Media Queries

The media query syntax supports stylesheets tailored for different media types. The most commonly used user agents are ‘screen’ and ‘print’. The declarations allow you to specifically target medias and utilize particular CSS for that media. Below is a simple example using media queries on default break points.

Preprocessor Misnomers

When you bring up preprocessors in conversation, it is almost as bad as bringing up religion or politics. People will obviously have their favorite one or be against using them all together. I’m not getting into that here, yet will touch on some of the myths behind using them in the everyday workflow.

It’s Difficult to Install

This is misunderstood more than I imagined. The preprocessor is installed on the developers machine only and server side. Another common knowledge rule is that preprocessors should never be used in production EVER. And installation is easy because Less and Stylus use JS and Sass uses Ruby.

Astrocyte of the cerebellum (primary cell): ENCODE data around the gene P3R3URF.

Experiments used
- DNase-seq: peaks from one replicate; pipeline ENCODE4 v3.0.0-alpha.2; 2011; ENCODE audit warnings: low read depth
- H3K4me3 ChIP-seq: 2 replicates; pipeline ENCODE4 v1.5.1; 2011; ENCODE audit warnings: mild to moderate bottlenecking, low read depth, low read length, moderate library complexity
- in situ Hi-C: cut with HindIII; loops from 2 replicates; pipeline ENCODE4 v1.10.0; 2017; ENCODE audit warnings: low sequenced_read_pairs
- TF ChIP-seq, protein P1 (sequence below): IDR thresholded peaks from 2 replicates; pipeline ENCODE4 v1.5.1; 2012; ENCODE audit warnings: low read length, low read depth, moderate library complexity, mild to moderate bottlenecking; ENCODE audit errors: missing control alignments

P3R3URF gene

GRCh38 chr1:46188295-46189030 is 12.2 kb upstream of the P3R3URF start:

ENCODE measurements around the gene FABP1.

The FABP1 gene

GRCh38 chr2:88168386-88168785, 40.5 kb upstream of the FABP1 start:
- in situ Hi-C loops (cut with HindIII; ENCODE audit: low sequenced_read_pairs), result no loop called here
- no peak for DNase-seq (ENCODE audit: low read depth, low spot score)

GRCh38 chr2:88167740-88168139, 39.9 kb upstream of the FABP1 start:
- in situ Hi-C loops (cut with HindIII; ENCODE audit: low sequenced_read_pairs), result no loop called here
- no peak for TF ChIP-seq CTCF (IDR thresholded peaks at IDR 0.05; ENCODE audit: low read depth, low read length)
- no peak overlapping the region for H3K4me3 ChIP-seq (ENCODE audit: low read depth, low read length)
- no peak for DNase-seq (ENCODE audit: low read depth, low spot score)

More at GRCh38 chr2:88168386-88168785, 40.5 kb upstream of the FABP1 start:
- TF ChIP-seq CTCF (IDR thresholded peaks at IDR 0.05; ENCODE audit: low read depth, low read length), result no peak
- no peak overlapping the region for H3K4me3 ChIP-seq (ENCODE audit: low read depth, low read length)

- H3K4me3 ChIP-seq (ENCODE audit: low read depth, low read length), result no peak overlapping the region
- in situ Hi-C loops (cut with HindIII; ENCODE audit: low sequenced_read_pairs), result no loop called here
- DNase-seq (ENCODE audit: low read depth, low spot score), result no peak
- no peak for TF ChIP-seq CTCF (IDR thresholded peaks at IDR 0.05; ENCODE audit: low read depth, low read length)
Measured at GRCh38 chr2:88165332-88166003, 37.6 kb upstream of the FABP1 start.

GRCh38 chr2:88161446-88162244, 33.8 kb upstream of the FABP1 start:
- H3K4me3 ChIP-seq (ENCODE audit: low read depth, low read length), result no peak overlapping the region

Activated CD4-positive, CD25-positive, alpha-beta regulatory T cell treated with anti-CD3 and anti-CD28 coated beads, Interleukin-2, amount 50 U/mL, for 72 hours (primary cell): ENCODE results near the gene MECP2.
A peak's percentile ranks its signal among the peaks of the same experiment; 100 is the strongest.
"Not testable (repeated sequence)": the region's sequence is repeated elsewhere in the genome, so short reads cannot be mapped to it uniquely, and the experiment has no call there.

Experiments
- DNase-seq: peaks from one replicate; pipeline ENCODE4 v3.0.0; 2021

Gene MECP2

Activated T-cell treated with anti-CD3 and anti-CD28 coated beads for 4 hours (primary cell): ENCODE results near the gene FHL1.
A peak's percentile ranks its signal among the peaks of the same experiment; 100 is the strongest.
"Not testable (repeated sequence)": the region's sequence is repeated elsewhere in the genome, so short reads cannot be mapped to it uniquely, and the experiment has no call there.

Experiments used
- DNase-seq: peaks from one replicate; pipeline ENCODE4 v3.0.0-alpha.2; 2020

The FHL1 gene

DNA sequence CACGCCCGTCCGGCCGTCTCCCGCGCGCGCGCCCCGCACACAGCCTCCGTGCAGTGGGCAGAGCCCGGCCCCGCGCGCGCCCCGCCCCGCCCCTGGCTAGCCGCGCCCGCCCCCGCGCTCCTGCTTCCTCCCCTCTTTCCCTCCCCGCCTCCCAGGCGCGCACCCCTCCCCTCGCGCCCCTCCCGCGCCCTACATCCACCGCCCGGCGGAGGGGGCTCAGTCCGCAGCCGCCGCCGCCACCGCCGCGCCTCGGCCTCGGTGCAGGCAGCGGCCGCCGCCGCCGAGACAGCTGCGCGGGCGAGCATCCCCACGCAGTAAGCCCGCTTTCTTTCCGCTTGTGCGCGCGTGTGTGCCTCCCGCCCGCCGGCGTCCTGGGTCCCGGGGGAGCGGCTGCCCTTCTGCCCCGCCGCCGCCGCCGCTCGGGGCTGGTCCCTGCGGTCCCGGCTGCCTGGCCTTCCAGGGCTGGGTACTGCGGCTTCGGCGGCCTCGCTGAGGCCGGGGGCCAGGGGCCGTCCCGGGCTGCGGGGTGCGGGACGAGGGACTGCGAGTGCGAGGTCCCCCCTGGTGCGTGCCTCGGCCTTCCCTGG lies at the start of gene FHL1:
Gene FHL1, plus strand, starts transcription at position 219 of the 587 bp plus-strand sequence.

Bootstrap Works with LESS Only

Bootstrap is build on LESS, but it has now been ported over and can be used with Sass and Compass. You can even find a Ruby Gem, so it installs very easily. There is one drawback though. Bootstrap for Sass is not updated as fast as it is on the LESS side.

It’s Command Line Only

The command line interface scares a lot of people. It can be intimidating if you have never used it before or you are just starting to learn it. Therein lies the beauty of this myth. So many people dislike the command line that developers make GUIs faster than every seen before. I personally don’t mind the command line because I use it everyday for Git and even I use an application for preprocessing.